Syrian, Turkish forces clash in Idlib as 9-year civil war widens

By Terry Evans
March 16, 2020

The Syrian and Turkish governments are intensifying airstrikes on each other’s forces as they fight over control of Syria’s Idlib province, a region held by armed groups opposed to the Bashar al-Assad regime.

Alongside the two fighting forces, Moscow, Tehran and Washington also deploy their military in Syria to advance their own interests, all with deadly consequences for working people. Close to 1 million people have fled the regime’s merciless pounding and are pinned near the Turkish border, while the government in Ankara won’t allow them to cross.

Some 33 Turkish soldiers were killed Feb. 27 when Assad’s forces unleashed airstrikes in an ongoing offensive. The Turkish government recently doubled to 10,000 the number of troops it has in northwest Syria as well as amassing 30,000 more along the border.

The Turkish rulers fund, arm and command the National Liberation Front, one of several opposition groups operating in Idlib. The best armed of Assad’s opponents is the reactionary jihadi outfit Hayat Tahrir al-Sham, which runs the civilian administration of the province and has about 15,000 fighters. Some 40% of the 3 million residents now in Idlib fled there to escape earlier assaults by Assad and his allies.

Turkish President Recep Tayyip Erdogan had signed a deal with his Russian counterpart, Vladimir Putin, that allowed Syrian rebels to settle in Idlib under Ankara’s protection. Assad tossed that aside to launch his offensive, backed by Putin’s air power, and troops from Hezbollah and other Tehran-backed militias.

Ankara retaliated against the killing of Turkish soldiers. Airstrikes on Assad’s troops killed 26 on Feb. 29, including 10 from Hezbollah and four from other Tehran-organized militias, as well as an officer from the Iranian rulers’ Revolutionary Guard. The next day Turkish warplanes shot down two Syrian aircraft and launched airstrikes on a military airport in Aleppo. The Ankara-controlled media claims the Turkish forces have “neutralized” hundreds of Syrian troops.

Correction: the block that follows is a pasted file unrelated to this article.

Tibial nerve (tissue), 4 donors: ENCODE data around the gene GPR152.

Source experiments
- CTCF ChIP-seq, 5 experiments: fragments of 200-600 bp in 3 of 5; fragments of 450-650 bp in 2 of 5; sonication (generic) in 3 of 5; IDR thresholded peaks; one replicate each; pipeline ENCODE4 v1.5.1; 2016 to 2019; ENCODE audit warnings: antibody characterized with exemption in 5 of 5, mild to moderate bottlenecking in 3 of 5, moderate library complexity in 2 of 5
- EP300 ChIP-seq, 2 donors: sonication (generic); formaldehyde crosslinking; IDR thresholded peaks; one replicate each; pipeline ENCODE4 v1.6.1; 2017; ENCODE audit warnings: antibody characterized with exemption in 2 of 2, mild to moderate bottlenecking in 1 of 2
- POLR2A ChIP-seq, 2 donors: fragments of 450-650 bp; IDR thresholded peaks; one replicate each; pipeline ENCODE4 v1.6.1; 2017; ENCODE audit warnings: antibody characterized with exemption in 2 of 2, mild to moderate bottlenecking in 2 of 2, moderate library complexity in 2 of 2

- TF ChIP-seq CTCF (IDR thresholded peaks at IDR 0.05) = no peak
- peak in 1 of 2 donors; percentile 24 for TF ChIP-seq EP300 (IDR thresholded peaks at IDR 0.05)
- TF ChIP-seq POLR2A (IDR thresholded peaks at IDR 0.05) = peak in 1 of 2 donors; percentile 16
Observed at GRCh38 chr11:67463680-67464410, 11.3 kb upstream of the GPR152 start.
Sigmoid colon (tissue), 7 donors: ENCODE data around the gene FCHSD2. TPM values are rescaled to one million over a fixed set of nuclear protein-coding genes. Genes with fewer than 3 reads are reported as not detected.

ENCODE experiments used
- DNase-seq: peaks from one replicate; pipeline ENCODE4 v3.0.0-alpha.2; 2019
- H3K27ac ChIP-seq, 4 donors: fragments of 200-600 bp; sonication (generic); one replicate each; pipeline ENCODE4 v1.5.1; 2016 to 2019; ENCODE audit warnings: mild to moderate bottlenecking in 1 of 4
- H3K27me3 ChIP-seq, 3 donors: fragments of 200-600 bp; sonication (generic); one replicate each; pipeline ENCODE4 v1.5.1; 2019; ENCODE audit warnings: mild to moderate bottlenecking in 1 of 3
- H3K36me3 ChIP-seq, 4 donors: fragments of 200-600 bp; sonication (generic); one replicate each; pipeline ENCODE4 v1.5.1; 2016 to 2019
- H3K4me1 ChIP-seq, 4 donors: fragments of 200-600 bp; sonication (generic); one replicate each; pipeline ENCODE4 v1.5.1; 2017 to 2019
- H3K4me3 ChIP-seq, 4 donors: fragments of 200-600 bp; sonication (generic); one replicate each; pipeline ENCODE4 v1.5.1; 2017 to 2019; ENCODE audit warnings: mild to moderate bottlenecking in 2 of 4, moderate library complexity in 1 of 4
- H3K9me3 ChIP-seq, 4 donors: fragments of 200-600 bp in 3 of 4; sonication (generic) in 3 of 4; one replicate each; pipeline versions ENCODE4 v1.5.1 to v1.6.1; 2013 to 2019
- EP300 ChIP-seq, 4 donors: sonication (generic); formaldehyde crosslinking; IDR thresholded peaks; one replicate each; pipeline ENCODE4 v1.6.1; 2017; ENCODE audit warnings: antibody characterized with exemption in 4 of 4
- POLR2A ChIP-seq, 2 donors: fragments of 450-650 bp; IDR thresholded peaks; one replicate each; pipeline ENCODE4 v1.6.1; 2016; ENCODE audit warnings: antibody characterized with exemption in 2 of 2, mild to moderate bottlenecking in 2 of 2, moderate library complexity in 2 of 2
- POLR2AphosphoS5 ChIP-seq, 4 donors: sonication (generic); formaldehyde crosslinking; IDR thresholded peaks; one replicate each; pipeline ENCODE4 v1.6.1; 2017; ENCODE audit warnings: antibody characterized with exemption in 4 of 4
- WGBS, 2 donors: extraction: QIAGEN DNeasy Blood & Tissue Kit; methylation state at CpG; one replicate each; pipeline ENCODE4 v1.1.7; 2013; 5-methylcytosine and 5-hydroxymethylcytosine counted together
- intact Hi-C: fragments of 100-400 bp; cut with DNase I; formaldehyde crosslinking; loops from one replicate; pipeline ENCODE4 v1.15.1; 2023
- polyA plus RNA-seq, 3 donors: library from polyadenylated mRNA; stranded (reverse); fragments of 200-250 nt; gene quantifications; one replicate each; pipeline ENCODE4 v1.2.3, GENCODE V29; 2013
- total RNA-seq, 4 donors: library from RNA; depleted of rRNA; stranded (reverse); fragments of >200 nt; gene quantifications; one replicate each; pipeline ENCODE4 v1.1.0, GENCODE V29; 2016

The Iranian rulers and their allied militias have helped prop up the Syrian regime, while creating bases there  and routes for shipping missiles to Hezbollah in Lebanon within range of Israel. Opposition to Tehran’s military actions and interference in Syria, Iraq and elsewhere in the Middle East was a target of protests by workers and youth across Iran last November.

Erdogan and Putin have met several times since Ankara used its military to intervene in the fighting in Idlib, but continue to sharply disagree. So far they haven’t targeted each other’s forces. In addition to their air power, the Russian rulers also have special forces, military advisers and mercenary groups aiding Assad.

Washington deploys 500 troops in the Kurdish-held area of northeastern Syria and wields vast firepower across the Middle East. It seeks to use the current conflict to draw the Turkish government away from Moscow and back into its orbit.

Ankara’s deal for a Russian-made S-400 missile defense system angered the U.S. rulers, who suspended selling F-35 fighter jets to the Turkish government. Ankara has requested Washington send them the rival U.S.-made Patriot system, but it’s on hold.

Republican Sen. Lindsey Graham pressed Washington  to intervene, using its clout to establish a no-fly zone over Idlib together with U.S. allies, and to push “back against Iran, Russia and Assad.”

U.S., all foreign troops out of Syria!

“Working people here can offer solidarity to fellow workers in Syria by demanding the U.S. and the other intervening forces get out of the country,” Socialist Workers Party vice presidential candidate Malcolm Jarrett told the Militant. “Working people in Syria need space and time to organize to fight for their own interests, free of foreign military intervention.”

A powerful uprising for political rights and for the overthrow of the Assad regime, involving millions of working people, unfolded in 2011, but was brutally repressed. In the civil war that ensued, Assad lost control of much of the country. Moscow’s  intervention with its air power in 2015 changed the relationship of forces, and the regime began to retake territory.

To pressure governments in Europe to support Turkish military intervention in Syria, Erdogan opened the borders with Europe to allow refugees from Syria, Afghanistan and elsewhere to head there. The government in Greece responded by massing troops and cops on the border and attacked thousands of immigrants attempting to cross into the country March 2.